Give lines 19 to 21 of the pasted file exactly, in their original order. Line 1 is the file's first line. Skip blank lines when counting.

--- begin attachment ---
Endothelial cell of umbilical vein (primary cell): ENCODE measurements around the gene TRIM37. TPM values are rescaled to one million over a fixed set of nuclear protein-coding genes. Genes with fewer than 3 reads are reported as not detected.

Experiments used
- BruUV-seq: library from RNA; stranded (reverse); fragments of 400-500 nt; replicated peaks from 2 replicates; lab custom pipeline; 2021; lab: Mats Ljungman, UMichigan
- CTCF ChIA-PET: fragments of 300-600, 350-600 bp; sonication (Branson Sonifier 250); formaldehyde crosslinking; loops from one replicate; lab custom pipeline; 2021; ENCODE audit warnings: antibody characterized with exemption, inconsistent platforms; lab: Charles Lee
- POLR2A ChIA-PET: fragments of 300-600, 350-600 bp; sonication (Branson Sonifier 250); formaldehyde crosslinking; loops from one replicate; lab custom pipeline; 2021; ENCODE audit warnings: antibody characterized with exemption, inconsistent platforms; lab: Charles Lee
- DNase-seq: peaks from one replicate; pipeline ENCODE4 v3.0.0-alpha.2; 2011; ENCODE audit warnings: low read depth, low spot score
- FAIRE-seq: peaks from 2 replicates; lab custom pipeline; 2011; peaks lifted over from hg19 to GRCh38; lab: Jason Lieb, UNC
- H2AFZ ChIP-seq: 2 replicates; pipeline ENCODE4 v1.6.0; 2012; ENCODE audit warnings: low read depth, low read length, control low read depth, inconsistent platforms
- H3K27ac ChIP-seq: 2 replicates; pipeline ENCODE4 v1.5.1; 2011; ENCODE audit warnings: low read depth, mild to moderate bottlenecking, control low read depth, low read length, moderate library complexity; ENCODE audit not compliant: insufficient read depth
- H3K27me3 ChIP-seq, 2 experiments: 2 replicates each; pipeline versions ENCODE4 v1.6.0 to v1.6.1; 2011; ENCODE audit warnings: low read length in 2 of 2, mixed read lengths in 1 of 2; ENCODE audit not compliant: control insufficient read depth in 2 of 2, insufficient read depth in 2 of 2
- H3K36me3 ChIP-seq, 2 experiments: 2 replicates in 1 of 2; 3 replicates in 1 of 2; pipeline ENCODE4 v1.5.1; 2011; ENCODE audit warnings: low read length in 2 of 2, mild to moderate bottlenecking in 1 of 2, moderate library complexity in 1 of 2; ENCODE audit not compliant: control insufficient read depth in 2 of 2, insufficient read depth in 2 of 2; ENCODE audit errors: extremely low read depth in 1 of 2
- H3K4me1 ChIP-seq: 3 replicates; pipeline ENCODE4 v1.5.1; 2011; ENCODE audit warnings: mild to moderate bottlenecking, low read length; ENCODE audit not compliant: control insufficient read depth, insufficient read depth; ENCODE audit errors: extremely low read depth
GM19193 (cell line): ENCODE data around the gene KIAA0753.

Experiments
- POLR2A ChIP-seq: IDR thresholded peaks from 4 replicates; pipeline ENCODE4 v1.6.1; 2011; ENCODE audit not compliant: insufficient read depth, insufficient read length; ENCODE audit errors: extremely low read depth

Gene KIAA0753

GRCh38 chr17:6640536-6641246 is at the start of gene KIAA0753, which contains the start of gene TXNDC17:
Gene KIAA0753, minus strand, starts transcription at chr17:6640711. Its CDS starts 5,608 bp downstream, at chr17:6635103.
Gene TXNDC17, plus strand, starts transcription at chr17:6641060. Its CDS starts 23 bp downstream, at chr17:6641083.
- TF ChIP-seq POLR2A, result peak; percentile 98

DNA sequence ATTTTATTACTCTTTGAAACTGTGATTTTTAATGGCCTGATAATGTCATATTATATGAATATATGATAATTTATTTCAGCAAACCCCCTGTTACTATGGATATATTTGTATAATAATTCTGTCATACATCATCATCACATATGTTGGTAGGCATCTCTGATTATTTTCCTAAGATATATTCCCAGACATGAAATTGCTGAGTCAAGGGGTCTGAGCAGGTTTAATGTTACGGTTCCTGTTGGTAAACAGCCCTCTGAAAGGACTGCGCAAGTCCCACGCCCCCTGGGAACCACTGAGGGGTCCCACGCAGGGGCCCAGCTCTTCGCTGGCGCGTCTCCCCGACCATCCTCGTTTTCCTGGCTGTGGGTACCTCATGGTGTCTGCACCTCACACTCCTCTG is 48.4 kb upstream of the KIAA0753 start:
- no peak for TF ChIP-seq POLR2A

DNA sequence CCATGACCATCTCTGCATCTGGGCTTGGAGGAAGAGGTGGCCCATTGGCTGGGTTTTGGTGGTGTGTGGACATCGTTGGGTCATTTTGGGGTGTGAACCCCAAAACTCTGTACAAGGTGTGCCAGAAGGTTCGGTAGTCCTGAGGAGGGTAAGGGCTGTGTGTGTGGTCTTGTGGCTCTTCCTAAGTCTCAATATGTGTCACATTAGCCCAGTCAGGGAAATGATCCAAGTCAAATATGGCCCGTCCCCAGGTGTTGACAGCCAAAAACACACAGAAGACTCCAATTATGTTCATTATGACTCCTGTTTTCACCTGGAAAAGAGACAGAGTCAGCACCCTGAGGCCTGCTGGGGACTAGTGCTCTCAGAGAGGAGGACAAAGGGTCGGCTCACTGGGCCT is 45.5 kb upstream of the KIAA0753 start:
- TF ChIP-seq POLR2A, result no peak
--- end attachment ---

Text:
Gene TXNDC17, plus strand, starts transcription at chr17:6641060. Its CDS starts 23 bp downstream, at chr17:6641083.
- TF ChIP-seq POLR2A, result peak; percentile 98

DNA sequence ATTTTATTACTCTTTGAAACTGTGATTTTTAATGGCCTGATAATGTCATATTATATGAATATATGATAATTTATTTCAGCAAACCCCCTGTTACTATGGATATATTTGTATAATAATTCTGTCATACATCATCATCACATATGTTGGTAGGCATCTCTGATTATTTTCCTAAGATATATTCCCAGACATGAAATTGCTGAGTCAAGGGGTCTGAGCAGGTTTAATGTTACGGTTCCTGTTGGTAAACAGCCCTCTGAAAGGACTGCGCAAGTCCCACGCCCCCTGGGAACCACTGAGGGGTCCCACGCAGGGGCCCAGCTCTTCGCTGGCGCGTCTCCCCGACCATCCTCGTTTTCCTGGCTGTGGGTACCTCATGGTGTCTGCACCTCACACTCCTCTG is 48.4 kb upstream of the KIAA0753 start: